an eloquently warped point of view from the tongue of a cartoon character.

Tag: canada

Foxy Hockey Hullabaloo


“‘One word: ‘Fight.’ Anyone can do it when it feels good. When you’re hurting, that’s when it makes a difference, so you have to keep fighting.” -Erin Cafaro, 2008 rowing Olympic gold medalist

When I graduated from high school, my class had its celebration at the Fairmont.

It was a Moulin Rouge themed, feather-laden, wine-fest, with an after-hours chicken finger bar, and one constipated parent who complained about the theme being too inappropriate and promiscuous.

Even though no one gave the Les Mis theme a chance.

Halfway through the night, I managed to successfully sneak into a few photo booth pictures, drink the leftover wine on most tables, and dance hard enough to make my feet gush blood while the DJ spun his sick beats.

It was nearing midnight, and I decided that I needed a few more decent memories before I trudged off to my eventual grave in the cemetery that was university.

I noticed my friend Amanda going into the photo booth with her boyfriend at the time, and as they kissed and canoodled for the camera’s timer, I poked my head in through the back panel.

Now, I honestly don’t know why it was so funny, but when the picture printed, I laughed so fucking hard that I peed my pants.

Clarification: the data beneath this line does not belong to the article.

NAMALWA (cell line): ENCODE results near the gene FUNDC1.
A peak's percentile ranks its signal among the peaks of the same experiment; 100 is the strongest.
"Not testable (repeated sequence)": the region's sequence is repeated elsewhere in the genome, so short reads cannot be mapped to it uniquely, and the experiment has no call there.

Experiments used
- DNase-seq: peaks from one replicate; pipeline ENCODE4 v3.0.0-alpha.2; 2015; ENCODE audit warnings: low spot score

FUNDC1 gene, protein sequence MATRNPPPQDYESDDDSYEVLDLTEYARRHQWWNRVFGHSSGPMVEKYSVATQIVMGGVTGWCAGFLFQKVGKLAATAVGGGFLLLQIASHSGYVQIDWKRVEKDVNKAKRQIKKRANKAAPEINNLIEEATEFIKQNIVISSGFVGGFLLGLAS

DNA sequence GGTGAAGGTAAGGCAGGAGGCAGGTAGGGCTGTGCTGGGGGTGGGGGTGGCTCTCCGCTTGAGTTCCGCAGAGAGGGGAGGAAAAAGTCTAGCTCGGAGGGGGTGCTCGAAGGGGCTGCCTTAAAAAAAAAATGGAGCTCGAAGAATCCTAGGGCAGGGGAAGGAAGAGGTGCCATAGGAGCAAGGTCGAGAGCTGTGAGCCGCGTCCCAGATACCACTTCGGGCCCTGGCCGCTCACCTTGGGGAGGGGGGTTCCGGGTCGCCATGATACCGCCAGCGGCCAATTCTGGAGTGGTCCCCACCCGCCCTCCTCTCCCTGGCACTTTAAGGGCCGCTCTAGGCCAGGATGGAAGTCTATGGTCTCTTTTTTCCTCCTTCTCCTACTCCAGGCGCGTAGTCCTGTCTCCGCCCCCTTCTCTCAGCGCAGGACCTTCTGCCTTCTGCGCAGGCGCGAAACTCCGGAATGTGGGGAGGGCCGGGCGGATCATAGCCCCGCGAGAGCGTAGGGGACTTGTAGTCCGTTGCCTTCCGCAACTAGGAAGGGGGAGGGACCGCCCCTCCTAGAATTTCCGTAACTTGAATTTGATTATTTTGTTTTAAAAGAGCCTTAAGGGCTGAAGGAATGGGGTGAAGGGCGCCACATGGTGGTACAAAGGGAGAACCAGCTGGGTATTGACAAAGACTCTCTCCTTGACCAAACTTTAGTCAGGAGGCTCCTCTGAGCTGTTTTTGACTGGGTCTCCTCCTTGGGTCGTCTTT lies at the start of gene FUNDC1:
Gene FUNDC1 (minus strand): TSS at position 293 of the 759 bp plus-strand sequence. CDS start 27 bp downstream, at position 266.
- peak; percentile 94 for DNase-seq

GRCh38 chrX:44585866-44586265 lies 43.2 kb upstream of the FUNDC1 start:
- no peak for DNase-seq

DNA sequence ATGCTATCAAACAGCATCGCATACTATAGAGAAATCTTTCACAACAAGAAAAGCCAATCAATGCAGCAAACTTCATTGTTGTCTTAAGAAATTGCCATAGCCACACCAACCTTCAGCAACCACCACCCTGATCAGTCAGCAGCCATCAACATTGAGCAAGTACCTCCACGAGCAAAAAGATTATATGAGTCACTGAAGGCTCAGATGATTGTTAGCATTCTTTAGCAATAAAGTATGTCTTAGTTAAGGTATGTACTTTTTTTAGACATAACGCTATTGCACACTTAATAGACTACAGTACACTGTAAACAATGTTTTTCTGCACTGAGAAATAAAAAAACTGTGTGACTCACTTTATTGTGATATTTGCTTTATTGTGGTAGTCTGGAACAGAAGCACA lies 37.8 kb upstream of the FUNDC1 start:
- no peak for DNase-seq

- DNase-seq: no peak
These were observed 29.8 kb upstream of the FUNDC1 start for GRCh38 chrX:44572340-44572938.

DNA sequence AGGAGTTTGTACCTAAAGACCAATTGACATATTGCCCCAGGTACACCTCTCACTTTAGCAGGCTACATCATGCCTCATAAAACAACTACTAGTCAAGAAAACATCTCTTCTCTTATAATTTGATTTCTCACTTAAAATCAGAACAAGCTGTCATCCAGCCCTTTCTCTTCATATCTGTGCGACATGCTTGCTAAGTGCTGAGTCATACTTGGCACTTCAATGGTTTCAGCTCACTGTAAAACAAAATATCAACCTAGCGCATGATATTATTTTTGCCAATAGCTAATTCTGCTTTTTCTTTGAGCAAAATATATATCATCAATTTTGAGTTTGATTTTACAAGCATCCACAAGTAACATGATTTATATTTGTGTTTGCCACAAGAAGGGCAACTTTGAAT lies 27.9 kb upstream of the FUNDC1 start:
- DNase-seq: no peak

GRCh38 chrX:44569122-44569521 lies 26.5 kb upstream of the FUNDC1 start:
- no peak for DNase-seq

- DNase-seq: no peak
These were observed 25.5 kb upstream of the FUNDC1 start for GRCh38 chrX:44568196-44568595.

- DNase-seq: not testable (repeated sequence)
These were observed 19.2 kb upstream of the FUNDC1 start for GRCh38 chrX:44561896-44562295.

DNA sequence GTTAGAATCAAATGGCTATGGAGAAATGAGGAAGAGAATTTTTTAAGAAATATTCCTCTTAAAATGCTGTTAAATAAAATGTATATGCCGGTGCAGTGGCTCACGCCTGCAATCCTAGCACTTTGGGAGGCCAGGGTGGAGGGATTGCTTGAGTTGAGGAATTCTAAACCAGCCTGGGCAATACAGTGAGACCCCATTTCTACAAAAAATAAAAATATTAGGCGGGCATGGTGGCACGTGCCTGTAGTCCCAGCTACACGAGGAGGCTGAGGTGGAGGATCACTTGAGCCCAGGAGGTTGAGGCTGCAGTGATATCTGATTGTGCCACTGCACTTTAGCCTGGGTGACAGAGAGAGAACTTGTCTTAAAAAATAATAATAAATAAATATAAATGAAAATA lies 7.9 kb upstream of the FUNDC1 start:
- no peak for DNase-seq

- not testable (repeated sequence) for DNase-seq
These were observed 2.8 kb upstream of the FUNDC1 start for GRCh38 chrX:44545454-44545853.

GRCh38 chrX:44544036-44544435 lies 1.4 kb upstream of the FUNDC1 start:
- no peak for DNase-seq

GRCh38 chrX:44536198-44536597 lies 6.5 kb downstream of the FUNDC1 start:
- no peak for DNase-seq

Screen shot 2014-11-23 at 3.54.42 PM

All that table wine may have been a contributing factor.

I was wearing my favourite pair of neon orange, camera-covered panties, which I decided I needed to remove immediately, and so I left a ballroom of floor-length gowns and tuxedos to take off my underwear.

When I got into the bathroom, I wrapped them in a paper towel, washed my hands 4 times, then proceeded to figure out what to do with my favourite pair of underwear. After all, I couldn’t just throw them away.

They were lucky. They were the only reason I had passed my biology exam. They were the only reason I had the courage to go out and meet people after an exhausting breakup with my ex-boyfriend.

These underwear had magical powers, and whether they smelled like pee or not, I was NOT just going to abandon them in a hotel washroom trashcan.

I’m not even lying when I say that this would be a more appropriate send off.

After literally thirty seconds of thought, and realizing that sticking them in my purse would be a super gross idea, I decided I would stick them in the sick room, and get them just before the night was over (by the way, the sick room is a place that you go if you get too drunk and can’t function. Or if you get, like, sick, I guess. But no one catches a damn cold at grad, lemme tell ya’.)

When I was in the room, however, my plans were quickly thwarted, seeing as the only thing in the small space were two stripped down cots on thin metal framing. I shoved the underwear under the bed’s wiring, adjusted the mattress, and just as I was about to shut the door behind me, I noticed someone crying on the leather armchair outside.

She was in a royal blue dress similar to mine, with one strap going over a shoulder, the other bare (except hers wasn’t an eye-gouging shade of pink). Her makeup ran down both cheeks, and though her manicured hands were polished and prim, her fingers were spotted from wiping away tears.